Second, the meeting was not, strictly speaking, a worship service—there is no reference to prayers and singing—but a long seminar during which Paul interacted with the audience. Two verbs describe what Paul was doing: “talking, talked” (verses 7, 9; dialegomai) and “talking” (verse 11; homileo). The verb dialegomai (“to argue,” “to instruct”) expresses the idea of reasoning and engaging others in dialogue. Paul did this in the synagogue (e.g., Acts 17:2; 18:4; 19:8) and in the marketplace (Acts 17:17). Homileo (“to speak,” “to converse”) implies dialogue and interaction (e.g., Luke 24:14, 15; Acts 24:26). In postapostolic times it meant “to preach.” Both verbs indicate that Paul was engaged in dialogue with believers, instructing them and answering their questions.
Third, the phrase “to break bread” does not necessarily designate the Lord’s Supper. It was a common Jewish designation for having a meal (e.g., Luke 9:16; 22:19; Acts 2:42 [cf. verse 47]; 27:35). In the second century the phrase became a technical expression for the Lord’s Supper, but this particular meeting was a farewell meal taken at midnight before Paul left. 3. First Day of the Week: The reference to this specific day is almost casual, used to date the event. Luke liked to date events (e.g., Acts 20:6, 15, 16; 21:1, 4, 15). More important is the implication that the previous day was a Sabbath day, during which Paul would not have traveled. So he waited until Sunday to travel.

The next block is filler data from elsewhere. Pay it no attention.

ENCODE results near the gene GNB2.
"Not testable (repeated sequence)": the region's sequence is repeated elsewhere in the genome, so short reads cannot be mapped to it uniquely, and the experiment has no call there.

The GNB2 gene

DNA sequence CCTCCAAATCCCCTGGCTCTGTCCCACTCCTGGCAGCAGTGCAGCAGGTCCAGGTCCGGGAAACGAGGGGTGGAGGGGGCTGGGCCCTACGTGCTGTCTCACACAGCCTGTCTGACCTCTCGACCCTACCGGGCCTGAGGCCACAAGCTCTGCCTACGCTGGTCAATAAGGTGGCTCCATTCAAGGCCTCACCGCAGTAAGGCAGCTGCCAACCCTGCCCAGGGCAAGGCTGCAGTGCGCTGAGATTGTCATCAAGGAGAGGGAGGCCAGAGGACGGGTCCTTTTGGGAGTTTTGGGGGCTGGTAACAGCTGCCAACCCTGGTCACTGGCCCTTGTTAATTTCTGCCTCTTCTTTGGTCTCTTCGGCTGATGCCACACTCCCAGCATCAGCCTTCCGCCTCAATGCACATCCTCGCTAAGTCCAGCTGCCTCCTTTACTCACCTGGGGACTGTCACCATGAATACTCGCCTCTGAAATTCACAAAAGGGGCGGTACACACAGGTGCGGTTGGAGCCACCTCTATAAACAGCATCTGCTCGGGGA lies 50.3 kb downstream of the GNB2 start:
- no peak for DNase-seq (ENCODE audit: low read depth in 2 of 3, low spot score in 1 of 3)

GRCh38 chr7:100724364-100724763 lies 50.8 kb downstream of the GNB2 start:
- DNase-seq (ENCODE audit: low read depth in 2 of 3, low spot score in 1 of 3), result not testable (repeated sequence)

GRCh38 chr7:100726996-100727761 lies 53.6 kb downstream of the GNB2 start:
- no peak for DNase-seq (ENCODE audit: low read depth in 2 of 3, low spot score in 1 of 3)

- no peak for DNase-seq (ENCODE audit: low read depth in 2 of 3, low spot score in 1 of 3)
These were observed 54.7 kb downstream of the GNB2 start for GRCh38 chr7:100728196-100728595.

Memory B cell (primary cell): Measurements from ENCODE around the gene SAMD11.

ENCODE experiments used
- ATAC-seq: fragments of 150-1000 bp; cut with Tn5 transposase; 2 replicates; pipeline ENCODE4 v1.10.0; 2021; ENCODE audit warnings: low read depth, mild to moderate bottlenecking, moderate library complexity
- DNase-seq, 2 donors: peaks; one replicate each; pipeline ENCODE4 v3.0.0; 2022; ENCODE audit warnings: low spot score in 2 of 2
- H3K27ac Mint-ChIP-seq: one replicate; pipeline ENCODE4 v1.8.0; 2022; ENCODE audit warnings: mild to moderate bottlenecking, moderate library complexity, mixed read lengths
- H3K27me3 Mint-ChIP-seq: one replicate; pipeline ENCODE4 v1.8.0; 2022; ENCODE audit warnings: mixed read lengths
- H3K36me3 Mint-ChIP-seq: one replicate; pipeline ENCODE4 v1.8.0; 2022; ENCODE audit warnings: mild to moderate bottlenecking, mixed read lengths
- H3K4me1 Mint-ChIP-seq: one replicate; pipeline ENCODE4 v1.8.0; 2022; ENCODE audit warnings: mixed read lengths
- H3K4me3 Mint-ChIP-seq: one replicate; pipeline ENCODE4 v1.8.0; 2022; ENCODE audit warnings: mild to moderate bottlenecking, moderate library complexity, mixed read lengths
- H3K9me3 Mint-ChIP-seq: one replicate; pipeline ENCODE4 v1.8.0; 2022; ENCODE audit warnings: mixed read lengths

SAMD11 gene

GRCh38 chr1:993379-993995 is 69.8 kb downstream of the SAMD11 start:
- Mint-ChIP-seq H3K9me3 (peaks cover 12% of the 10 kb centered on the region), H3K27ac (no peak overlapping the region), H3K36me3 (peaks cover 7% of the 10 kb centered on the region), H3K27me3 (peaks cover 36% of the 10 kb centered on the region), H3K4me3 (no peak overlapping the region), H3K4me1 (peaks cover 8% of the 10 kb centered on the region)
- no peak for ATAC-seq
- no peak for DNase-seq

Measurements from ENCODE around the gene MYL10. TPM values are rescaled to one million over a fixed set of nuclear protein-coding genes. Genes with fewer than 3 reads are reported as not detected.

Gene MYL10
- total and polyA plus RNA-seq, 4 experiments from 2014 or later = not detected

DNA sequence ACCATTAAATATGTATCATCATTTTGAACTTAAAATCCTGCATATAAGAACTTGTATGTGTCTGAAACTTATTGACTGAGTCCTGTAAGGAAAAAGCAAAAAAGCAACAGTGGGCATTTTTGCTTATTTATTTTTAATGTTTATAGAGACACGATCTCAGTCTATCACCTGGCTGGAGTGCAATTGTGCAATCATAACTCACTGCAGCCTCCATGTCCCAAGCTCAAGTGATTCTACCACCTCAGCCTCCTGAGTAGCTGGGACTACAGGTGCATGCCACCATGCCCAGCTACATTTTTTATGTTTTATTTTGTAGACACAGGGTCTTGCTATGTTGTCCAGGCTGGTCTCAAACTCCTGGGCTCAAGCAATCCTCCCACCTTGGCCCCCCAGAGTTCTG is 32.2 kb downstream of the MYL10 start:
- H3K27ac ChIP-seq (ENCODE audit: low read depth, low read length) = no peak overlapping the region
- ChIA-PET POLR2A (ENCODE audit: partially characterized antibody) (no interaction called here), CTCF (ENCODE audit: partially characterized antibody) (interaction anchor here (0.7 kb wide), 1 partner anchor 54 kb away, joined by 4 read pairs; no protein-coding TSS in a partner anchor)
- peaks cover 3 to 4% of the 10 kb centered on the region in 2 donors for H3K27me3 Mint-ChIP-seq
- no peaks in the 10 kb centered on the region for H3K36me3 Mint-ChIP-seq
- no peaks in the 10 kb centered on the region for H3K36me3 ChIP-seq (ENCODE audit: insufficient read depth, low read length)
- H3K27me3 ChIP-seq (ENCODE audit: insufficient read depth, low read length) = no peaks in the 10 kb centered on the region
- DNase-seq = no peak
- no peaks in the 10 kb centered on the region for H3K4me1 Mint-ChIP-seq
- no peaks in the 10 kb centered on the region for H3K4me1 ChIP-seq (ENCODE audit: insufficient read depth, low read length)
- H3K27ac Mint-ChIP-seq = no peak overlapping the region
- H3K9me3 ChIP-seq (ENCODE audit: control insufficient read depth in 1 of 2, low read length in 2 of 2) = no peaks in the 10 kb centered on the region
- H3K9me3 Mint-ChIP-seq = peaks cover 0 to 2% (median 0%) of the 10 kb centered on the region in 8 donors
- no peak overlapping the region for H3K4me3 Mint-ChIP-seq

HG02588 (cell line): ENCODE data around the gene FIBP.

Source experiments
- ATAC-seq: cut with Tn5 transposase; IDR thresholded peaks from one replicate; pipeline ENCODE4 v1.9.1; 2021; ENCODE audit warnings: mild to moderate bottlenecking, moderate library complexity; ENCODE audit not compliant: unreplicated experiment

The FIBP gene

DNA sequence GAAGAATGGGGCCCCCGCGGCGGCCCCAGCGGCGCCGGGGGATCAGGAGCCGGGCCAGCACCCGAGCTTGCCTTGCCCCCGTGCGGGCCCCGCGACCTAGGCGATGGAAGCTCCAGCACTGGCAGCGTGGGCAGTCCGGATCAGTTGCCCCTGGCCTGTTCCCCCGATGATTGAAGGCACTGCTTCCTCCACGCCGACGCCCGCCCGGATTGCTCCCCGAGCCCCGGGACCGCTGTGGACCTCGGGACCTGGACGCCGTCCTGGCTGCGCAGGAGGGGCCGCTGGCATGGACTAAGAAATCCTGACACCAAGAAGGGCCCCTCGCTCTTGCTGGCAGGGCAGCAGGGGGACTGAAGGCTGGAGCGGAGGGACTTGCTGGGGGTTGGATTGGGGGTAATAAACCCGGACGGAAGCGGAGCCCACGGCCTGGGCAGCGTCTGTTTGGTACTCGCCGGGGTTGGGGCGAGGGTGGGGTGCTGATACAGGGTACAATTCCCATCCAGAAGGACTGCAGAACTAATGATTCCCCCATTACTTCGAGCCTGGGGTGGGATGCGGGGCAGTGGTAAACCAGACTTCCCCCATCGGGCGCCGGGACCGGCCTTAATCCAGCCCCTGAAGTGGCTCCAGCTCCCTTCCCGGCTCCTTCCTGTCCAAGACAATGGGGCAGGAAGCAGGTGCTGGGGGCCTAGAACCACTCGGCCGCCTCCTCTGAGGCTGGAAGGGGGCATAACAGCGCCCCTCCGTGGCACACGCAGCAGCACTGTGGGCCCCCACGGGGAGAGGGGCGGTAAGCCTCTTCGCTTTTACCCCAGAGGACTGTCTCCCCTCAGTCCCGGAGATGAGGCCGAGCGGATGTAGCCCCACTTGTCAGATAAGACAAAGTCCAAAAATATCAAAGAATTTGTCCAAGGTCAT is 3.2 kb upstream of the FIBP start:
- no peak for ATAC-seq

We can summarize the sequence of events as follows: During the Sabbath Paul worshipped with believers; during the evening, after sundown (the first day of the week), he met with them to instruct them and answer questions. The death and restoration to life of a young man lengthened the meeting. Paul returned to the meeting hall and continued to teach. Early in the morning they had a meal, and Paul finally departed. Perhaps Luke’s main interest was to report the impact on the church of the miracle performed by Paul. In doing so, Luke placed it within its historical context: it happened in Troas before Paul left on the first day of the week. He was clearly not promoting Sunday observance.
Angel Manuel Rodríguez, now retired, served the church as a pastor, professor, and theologian.
Whenever we read the last two pages of Revelation, we sense calmness. John describes the out-of-this-world gleam of precious stones, plants, and houses that are incomparable to anything we know.
In the Beginning God
Acknowledging God’s six-day miracle
By Clinton Wahlen
I used to be firmly convinced that the universe and all life originated through evolutionary processes open to our study. Then I learned that these processes of macroevolution are not open to study, because millions of years would be required to confirm them by scientific observation.
I also knew about the “missing links” (or “transitional forms”) needed to show how human beings descended from such primates as the ape. Then I discovered that there were countless missing links for all kinds of life, not just one.